Vision-language models (VLMs) have recently shown promising results in traditional downstream tasks. Evaluation studies have emerged to assess their abilities, with the majority focusing on the third-person perspective, and only a few addressing specific tasks from the first-person perspective. However, the capability of VLMs to "think" from a first-person perspective, a crucial attribute for advancing autonomous agents and robotics, remains largely unexplored. To bridge this research gap, we introduce EgoThink, a novel visual question-answering benchmark that encompasses six core capabilities with twelve detailed dimensions. The benchmark is constructed using selected clips from egocentric videos, with manually annotated question-answer pairs containing first-person information. To comprehensively assess VLMs, we evaluate eighteen popular VLMs on EgoThink. Moreover, given the open-ended format of the answers, we use GPT-4 as the automatic judge to compute single-answer grading. Experimental results indicate that although GPT-4V leads in numerous dimensions, all evaluated VLMs still possess considerable potential for improvement in first-person perspective tasks. Meanwhile, enlarging the number of trainable parameters has the most significant impact on model performance on EgoThink. In conclusion, EgoThink serves as a valuable addition to existing evaluation benchmarks for VLMs, providing an indispensable resource for future research in the realm of embodied artificial intelligence and robotics.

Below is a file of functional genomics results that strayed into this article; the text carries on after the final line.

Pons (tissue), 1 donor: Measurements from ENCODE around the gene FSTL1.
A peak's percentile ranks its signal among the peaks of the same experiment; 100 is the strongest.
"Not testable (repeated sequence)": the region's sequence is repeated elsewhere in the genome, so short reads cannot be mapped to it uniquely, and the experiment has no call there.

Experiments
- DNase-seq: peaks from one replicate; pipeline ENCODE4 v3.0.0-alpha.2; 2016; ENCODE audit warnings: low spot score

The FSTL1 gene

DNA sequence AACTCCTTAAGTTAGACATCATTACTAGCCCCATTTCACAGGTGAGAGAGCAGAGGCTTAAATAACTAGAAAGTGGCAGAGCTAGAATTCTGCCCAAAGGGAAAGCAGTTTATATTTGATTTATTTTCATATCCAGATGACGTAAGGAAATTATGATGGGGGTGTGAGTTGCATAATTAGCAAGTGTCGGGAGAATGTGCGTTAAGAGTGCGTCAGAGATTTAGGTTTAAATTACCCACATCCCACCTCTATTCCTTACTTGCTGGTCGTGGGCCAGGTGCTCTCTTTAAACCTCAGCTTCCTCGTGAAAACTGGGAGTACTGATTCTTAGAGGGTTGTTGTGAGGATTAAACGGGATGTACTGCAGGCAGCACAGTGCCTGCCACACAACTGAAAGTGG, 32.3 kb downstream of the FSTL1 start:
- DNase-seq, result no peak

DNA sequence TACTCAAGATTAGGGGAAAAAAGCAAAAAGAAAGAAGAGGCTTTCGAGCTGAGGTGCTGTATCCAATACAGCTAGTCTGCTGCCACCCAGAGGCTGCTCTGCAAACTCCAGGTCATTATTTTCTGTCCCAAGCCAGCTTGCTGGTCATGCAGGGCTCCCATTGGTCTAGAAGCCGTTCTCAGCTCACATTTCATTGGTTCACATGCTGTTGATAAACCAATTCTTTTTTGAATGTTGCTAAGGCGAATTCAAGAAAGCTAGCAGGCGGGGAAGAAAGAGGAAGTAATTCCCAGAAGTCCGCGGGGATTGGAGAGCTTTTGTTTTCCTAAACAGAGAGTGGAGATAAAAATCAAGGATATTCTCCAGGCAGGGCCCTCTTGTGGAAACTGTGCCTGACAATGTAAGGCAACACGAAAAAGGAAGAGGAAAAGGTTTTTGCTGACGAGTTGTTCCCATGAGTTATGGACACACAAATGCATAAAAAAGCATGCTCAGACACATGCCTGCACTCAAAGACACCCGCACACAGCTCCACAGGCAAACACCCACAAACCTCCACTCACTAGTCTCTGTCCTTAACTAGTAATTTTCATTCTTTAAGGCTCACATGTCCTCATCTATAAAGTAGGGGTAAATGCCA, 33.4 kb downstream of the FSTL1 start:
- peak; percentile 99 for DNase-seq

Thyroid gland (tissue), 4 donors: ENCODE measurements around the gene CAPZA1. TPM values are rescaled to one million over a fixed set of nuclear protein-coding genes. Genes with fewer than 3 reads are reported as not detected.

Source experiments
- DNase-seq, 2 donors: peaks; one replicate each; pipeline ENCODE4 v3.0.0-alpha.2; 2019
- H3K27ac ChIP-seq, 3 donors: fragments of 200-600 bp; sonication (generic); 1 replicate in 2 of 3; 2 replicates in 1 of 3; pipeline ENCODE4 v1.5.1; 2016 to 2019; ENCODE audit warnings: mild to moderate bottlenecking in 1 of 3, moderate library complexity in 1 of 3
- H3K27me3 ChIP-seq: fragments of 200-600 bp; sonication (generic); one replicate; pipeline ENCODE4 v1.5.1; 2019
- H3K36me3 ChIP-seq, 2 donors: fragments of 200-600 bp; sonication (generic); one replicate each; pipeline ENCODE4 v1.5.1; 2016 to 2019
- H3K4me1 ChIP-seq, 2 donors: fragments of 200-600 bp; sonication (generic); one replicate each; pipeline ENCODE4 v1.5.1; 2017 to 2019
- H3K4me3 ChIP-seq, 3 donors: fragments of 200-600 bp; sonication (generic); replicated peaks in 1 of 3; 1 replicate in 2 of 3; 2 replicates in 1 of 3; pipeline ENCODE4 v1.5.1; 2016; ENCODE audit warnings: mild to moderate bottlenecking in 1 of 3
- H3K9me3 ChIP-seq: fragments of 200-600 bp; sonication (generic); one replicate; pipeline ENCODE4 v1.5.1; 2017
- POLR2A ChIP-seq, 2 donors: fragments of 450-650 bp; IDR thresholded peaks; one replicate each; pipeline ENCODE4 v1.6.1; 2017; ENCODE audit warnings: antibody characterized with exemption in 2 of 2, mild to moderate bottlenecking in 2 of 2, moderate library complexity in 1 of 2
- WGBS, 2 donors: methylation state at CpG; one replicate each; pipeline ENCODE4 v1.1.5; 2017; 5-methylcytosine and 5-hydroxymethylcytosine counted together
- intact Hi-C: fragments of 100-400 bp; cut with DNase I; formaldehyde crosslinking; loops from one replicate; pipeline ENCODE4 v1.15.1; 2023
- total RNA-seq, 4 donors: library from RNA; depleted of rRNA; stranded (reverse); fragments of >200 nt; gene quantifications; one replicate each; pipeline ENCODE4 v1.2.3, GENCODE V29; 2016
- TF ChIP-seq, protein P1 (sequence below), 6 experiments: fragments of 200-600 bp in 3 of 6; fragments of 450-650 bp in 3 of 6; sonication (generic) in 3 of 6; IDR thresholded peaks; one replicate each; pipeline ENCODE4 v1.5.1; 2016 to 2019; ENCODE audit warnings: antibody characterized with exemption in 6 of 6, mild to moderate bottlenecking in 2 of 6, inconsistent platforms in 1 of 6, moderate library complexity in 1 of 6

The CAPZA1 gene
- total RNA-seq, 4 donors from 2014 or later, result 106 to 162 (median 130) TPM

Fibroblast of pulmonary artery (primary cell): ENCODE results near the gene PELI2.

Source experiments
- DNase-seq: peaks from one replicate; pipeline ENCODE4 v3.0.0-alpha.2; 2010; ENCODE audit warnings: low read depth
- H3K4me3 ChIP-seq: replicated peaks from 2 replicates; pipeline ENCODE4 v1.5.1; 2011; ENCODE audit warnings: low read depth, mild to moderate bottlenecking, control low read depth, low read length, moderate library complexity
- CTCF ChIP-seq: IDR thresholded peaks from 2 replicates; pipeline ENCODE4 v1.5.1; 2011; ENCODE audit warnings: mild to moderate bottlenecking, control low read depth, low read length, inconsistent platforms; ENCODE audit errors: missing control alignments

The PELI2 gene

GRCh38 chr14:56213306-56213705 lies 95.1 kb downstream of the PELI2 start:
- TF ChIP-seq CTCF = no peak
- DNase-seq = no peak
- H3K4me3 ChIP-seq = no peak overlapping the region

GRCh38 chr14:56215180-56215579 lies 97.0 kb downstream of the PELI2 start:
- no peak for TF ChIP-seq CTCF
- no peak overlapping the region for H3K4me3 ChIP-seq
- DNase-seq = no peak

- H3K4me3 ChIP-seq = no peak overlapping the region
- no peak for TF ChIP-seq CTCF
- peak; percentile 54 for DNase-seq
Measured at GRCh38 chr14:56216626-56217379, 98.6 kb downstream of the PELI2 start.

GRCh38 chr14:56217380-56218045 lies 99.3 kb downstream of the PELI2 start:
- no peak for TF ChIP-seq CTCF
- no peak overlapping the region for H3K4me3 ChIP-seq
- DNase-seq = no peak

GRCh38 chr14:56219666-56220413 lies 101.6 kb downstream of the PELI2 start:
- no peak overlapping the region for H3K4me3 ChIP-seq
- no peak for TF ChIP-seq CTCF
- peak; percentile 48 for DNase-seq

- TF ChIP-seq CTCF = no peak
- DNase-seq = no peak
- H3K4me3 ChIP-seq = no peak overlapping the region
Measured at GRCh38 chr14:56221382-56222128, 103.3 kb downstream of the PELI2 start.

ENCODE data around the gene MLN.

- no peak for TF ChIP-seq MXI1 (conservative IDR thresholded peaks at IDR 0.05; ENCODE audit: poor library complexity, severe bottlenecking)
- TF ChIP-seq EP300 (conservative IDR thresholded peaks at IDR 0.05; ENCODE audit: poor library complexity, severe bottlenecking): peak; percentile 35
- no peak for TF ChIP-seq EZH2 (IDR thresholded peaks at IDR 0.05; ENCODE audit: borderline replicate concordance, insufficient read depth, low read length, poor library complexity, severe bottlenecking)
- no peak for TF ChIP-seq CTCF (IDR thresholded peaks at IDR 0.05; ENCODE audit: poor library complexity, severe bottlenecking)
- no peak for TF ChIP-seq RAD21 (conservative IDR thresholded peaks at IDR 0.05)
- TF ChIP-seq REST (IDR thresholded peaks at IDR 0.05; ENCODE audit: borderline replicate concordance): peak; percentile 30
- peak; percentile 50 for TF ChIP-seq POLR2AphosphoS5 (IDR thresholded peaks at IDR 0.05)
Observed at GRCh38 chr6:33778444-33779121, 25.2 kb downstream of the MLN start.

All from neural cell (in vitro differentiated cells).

In this paper, we present SwiftLearn, a data-efficient approach to accelerate training of deep learning models using a subset of data samples selected during the warm-up stages of training. This subset is selected based on an importance criteria measured over the entire dataset during warm-up stages, aiming to preserve the model performance with fewer examples during the rest of training. The importance measure we propose could be updated during training every once in a while, to make sure that all of the data samples have a chance to return to the training loop if they show a higher importance. The model architecture is unchanged but since the number of data samples controls the number of forward and backward passes during training, we can reduce the training time by reducing the number of training samples used in each epoch of training. Experimental results on a variety of CV and NLP models during both pretraining and finetuning show that the model performance could be preserved while achieving a significant speed-up during training. More specifically, BERT finetuning on GLUE benchmark shows that almost 90% of the data can be dropped achieving an end-to-end average speedup of 3.36x while keeping the average accuracy drop less than 0.92%.